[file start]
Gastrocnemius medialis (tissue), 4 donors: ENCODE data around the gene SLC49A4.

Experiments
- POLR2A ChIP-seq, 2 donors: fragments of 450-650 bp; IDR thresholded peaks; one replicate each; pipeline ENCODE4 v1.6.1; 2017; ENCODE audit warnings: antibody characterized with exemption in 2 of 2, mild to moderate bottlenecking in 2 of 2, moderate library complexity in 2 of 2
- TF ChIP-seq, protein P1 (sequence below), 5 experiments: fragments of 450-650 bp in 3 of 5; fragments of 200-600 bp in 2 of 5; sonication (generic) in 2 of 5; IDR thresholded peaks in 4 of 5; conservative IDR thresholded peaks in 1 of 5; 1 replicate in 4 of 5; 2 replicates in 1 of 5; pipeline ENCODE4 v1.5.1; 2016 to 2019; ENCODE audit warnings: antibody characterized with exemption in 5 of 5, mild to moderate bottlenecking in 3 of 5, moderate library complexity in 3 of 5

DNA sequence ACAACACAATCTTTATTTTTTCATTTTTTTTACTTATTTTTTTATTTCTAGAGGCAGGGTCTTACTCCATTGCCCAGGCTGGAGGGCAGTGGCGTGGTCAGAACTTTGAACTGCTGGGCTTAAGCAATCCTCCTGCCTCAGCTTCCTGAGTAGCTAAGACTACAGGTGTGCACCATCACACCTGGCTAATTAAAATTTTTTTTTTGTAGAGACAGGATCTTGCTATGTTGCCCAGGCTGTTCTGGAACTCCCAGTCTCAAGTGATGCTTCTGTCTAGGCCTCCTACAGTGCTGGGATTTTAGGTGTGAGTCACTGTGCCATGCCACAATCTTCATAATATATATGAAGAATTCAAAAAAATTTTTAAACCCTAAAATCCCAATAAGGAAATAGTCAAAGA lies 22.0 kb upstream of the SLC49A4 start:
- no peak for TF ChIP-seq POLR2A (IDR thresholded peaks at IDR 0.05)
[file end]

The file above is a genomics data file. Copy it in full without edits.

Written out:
Gastrocnemius medialis (tissue), 4 donors: ENCODE data around the gene SLC49A4.

Experiments
- POLR2A ChIP-seq, 2 donors: fragments of 450-650 bp; IDR thresholded peaks; one replicate each; pipeline ENCODE4 v1.6.1; 2017; ENCODE audit warnings: antibody characterized with exemption in 2 of 2, mild to moderate bottlenecking in 2 of 2, moderate library complexity in 2 of 2
- TF ChIP-seq, protein P1 (sequence below), 5 experiments: fragments of 450-650 bp in 3 of 5; fragments of 200-600 bp in 2 of 5; sonication (generic) in 2 of 5; IDR thresholded peaks in 4 of 5; conservative IDR thresholded peaks in 1 of 5; 1 replicate in 4 of 5; 2 replicates in 1 of 5; pipeline ENCODE4 v1.5.1; 2016 to 2019; ENCODE audit warnings: antibody characterized with exemption in 5 of 5, mild to moderate bottlenecking in 3 of 5, moderate library complexity in 3 of 5

DNA sequence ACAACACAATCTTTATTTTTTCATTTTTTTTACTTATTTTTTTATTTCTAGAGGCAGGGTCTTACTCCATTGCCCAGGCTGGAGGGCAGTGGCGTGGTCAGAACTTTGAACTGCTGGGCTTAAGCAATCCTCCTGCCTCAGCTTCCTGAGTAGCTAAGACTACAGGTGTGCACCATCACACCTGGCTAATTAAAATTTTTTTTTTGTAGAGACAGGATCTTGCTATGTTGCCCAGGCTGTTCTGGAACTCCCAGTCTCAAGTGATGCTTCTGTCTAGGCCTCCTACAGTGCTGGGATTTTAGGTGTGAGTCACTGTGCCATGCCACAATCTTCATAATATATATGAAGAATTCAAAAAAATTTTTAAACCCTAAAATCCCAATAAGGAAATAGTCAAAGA lies 22.0 kb upstream of the SLC49A4 start:
- no peak for TF ChIP-seq POLR2A (IDR thresholded peaks at IDR 0.05)